Let’s face it. I’m a wood worker and I love tools. I can’t walk through a hardware store without checking out the tool aisle.  I pick them up, test to see if they have power. Check the prices and of course, what new accessories are available.  It seems like there are new and improved models every month. Certainly every year.  But I have a fully equipped workshop.  So unless I need it, really need it, I don’t buy anymore.

You can have too many tools!  I can’t believe I just wrote that but it’s true. Having too many tools means clutter in your work shop unless you are one of the lucky ones with endless amounts of space. It means you will have tools you will never use or tools you want to use that you can’t find. I got a great deal on a used radial arm saw.  It was through a friend; it was delivered to my workshop for me and set up. How could I refuse?  5 years later, I’ve used it once, it takes up about 20% of my floor space, and it has become simply a place that I stack wood. So once you have what you need to complete most projects it is time to stop buying the latest new gadgets or great deals!  They end up taking up space and creating clutter, the last thing you want in a workshop.

So when is it time to replace a tool you own with a new model?  As I said, you could do this at least once a year but what’s the point?  Most older tools do a good job and get the job done!  For example, I have a compound mitre saw. Do I need the new one with the laser for alignment?  Does the old one get the job done? Yes!  Then I really don’t need the new one. And I so I don’t buy it!  I can’t say I am 100% true to this policy but I try. Sometimes it is just safer not to go to the hardware store!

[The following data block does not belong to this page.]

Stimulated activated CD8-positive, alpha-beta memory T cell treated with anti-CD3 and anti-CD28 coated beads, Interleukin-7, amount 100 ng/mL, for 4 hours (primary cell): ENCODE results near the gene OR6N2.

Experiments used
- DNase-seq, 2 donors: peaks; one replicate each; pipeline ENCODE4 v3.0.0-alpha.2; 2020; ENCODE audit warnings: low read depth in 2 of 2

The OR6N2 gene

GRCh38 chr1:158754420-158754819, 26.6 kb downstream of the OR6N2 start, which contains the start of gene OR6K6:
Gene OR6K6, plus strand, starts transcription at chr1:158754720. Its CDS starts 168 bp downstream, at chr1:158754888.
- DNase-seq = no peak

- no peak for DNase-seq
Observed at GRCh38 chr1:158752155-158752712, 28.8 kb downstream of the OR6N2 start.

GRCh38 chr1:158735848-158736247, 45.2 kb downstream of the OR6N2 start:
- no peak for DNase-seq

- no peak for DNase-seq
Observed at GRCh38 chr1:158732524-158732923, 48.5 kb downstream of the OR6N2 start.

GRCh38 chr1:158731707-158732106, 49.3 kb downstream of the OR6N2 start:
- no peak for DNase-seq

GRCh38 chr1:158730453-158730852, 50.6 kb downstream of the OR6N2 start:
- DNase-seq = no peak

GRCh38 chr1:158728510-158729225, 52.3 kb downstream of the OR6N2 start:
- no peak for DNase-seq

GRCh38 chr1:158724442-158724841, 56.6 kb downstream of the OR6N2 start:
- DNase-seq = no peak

It is time to buy a new or replacement tool when you don’t have one that can do the job or your old tool is no longer working correctly.  For example, at the end of my wood working season last year I did a little bit of work with my router. This is a really old tool. I’ve had it 10 years and bought it used from another friend who had it at least that long.  It’s been well used and has done a great many jobs, well.  But last year, it was a struggle to get the job done.  Somehow, the blade kept dropping, or rising. The cuts were uneven. But it was a small job and I finally finished it and put the tool away.

Well it’s a new season and time for a bunch of new projects. I got out my trusted router and table and set up.  Fortunately, I used some test scrap lumber and not my limited supply of “good” wood to set up the router. I quickly discovered that no matter what I did the blade either raised, just enough to wreck the cut or lowered, cut through the plastic collar on the table and ruined it.  So it’s time to retire this tool. Maybe someone could take it apart and fix it but after 20 years of service, I have a clear conscience. It’s time for a new router with all the new bells and whistles. Time to go shopping.